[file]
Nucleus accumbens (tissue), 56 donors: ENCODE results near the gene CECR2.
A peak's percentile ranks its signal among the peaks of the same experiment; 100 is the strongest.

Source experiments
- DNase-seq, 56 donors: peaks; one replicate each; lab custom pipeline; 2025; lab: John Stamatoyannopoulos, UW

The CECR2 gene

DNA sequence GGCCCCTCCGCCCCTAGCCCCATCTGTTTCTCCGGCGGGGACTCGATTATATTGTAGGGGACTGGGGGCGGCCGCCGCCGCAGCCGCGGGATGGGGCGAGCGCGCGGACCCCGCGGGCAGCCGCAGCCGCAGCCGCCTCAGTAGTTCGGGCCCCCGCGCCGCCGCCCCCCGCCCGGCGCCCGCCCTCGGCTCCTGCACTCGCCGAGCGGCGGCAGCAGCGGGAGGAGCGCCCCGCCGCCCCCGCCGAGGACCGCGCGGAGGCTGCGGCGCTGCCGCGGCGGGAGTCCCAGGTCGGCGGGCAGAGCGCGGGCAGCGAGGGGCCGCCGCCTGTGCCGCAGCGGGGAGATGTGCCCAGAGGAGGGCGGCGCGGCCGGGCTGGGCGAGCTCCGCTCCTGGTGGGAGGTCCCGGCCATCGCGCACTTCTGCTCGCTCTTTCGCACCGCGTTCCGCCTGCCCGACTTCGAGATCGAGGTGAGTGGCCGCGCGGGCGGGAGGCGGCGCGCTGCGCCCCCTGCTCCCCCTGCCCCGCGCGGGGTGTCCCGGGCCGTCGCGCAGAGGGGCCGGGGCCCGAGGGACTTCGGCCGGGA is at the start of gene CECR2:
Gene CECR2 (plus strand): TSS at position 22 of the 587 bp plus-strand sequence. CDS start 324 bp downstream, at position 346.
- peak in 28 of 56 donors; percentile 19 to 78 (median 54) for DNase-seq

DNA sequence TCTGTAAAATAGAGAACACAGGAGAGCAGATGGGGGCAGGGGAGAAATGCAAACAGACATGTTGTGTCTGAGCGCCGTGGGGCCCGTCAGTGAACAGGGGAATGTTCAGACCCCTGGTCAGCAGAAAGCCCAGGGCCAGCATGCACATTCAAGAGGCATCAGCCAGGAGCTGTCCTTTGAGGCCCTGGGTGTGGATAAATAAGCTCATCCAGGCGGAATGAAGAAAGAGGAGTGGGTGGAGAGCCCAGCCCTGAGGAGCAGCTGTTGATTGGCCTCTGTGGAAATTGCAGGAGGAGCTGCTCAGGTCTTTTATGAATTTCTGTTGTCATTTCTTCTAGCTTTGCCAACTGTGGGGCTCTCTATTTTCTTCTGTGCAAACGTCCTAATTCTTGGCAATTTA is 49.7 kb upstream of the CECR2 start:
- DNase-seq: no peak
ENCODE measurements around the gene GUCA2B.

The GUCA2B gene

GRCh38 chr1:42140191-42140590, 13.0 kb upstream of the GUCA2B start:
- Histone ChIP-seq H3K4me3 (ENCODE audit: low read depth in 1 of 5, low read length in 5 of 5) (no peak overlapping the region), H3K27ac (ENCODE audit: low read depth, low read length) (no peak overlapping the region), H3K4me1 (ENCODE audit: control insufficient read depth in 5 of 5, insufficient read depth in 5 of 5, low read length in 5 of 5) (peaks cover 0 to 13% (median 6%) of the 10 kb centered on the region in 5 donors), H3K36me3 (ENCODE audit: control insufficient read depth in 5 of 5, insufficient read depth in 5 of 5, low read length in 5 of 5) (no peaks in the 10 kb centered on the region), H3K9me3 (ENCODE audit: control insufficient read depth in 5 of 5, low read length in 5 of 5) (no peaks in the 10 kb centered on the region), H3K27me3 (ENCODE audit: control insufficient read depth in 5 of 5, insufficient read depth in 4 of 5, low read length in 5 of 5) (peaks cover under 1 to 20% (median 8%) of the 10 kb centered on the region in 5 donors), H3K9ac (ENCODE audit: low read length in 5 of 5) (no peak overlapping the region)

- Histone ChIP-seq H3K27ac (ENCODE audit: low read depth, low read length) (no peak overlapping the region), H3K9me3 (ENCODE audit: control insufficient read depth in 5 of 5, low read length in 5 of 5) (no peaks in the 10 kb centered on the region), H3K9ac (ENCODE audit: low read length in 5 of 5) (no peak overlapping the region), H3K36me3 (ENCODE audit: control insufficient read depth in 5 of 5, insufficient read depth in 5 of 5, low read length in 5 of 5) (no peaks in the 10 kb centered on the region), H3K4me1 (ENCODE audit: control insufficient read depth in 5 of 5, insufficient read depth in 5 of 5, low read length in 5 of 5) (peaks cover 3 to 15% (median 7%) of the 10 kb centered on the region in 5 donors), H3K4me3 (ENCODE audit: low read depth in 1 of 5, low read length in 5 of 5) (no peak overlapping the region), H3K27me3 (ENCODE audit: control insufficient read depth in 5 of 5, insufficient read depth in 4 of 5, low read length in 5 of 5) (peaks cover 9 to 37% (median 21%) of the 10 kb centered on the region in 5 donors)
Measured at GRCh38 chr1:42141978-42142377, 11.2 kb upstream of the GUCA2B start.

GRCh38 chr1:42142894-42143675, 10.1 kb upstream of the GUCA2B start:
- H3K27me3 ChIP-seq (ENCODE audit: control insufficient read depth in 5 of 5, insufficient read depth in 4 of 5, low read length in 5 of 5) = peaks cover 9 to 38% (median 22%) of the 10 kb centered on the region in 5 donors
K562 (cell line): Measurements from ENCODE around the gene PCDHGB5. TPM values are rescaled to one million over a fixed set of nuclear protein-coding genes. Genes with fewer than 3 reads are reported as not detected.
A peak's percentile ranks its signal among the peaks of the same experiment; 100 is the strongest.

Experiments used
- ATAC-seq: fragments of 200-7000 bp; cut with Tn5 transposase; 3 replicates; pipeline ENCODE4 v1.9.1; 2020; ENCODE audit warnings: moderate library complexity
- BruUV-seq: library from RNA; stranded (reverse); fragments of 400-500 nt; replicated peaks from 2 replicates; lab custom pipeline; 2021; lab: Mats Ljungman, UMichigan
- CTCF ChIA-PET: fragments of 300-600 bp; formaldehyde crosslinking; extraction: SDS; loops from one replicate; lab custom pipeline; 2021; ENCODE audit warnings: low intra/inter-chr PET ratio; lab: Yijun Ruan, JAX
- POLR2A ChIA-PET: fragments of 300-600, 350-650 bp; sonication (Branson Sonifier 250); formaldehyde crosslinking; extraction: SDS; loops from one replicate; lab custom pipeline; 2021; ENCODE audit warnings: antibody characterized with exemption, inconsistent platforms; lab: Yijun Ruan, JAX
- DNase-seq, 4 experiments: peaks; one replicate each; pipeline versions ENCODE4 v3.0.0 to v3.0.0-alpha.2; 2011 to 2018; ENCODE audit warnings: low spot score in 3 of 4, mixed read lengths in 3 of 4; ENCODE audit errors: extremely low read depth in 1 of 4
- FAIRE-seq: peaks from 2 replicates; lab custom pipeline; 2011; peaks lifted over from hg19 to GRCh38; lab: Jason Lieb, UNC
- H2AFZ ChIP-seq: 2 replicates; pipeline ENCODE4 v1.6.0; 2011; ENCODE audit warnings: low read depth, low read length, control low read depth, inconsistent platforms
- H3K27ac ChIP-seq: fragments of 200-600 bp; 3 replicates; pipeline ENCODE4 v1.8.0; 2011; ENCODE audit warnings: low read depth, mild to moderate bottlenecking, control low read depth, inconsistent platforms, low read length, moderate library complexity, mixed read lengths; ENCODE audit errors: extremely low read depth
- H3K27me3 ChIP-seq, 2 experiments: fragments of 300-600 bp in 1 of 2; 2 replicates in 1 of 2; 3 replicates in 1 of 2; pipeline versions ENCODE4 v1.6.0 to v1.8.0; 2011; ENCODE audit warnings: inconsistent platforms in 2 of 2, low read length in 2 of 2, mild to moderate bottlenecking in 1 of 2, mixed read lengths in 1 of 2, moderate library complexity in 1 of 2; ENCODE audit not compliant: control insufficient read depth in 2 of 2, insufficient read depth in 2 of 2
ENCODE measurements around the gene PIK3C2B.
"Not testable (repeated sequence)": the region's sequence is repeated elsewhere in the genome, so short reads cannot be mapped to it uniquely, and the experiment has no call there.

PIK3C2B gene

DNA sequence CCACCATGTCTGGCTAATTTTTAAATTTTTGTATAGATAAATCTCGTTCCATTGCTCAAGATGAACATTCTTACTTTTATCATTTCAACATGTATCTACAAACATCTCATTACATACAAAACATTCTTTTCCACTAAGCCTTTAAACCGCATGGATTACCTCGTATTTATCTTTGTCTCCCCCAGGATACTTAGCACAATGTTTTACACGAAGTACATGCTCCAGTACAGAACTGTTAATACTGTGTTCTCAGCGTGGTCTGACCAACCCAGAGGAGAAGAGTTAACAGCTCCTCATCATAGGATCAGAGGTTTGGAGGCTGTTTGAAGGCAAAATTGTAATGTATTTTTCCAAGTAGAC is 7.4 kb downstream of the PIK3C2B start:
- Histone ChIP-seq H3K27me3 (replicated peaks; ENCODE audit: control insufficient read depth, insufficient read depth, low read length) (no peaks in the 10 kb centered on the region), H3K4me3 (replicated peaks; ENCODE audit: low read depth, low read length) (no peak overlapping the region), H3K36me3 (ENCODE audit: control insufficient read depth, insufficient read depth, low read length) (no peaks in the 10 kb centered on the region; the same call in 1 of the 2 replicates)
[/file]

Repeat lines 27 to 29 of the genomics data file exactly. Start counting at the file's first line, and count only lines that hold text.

- FAIRE-seq: peaks from 2 replicates; lab custom pipeline; 2011; peaks lifted over from hg19 to GRCh38; lab: Jason Lieb, UNC
- H2AFZ ChIP-seq: 2 replicates; pipeline ENCODE4 v1.6.0; 2011; ENCODE audit warnings: low read depth, low read length, control low read depth, inconsistent platforms
- H3K27ac ChIP-seq: fragments of 200-600 bp; 3 replicates; pipeline ENCODE4 v1.8.0; 2011; ENCODE audit warnings: low read depth, mild to moderate bottlenecking, control low read depth, inconsistent platforms, low read length, moderate library complexity, mixed read lengths; ENCODE audit errors: extremely low read depth